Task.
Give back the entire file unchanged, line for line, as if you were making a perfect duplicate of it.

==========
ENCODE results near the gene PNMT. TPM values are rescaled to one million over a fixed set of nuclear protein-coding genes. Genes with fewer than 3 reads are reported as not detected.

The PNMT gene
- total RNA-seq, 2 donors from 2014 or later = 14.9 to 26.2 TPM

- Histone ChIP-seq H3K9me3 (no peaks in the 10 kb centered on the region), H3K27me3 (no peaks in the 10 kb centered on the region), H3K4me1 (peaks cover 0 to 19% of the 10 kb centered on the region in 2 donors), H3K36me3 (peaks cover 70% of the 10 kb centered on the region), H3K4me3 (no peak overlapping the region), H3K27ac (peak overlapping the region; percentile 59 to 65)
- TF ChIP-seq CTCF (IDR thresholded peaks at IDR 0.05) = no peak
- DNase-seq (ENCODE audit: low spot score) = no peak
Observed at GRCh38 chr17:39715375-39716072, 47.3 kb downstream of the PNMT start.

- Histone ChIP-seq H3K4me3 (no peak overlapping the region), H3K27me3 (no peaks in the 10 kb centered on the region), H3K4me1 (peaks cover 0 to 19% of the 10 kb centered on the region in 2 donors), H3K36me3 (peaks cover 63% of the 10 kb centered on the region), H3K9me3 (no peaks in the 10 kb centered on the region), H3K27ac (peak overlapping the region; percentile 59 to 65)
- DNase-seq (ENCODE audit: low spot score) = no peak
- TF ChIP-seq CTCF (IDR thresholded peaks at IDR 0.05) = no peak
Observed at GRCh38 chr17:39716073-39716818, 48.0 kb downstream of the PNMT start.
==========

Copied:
ENCODE results near the gene PNMT. TPM values are rescaled to one million over a fixed set of nuclear protein-coding genes. Genes with fewer than 3 reads are reported as not detected.

The PNMT gene
- total RNA-seq, 2 donors from 2014 or later = 14.9 to 26.2 TPM

- Histone ChIP-seq H3K9me3 (no peaks in the 10 kb centered on the region), H3K27me3 (no peaks in the 10 kb centered on the region), H3K4me1 (peaks cover 0 to 19% of the 10 kb centered on the region in 2 donors), H3K36me3 (peaks cover 70% of the 10 kb centered on the region), H3K4me3 (no peak overlapping the region), H3K27ac (peak overlapping the region; percentile 59 to 65)
- TF ChIP-seq CTCF (IDR thresholded peaks at IDR 0.05) = no peak
- DNase-seq (ENCODE audit: low spot score) = no peak
Observed at GRCh38 chr17:39715375-39716072, 47.3 kb downstream of the PNMT start.

- Histone ChIP-seq H3K4me3 (no peak overlapping the region), H3K27me3 (no peaks in the 10 kb centered on the region), H3K4me1 (peaks cover 0 to 19% of the 10 kb centered on the region in 2 donors), H3K36me3 (peaks cover 63% of the 10 kb centered on the region), H3K9me3 (no peaks in the 10 kb centered on the region), H3K27ac (peak overlapping the region; percentile 59 to 65)
- DNase-seq (ENCODE audit: low spot score) = no peak
- TF ChIP-seq CTCF (IDR thresholded peaks at IDR 0.05) = no peak
Observed at GRCh38 chr17:39716073-39716818, 48.0 kb downstream of the PNMT start.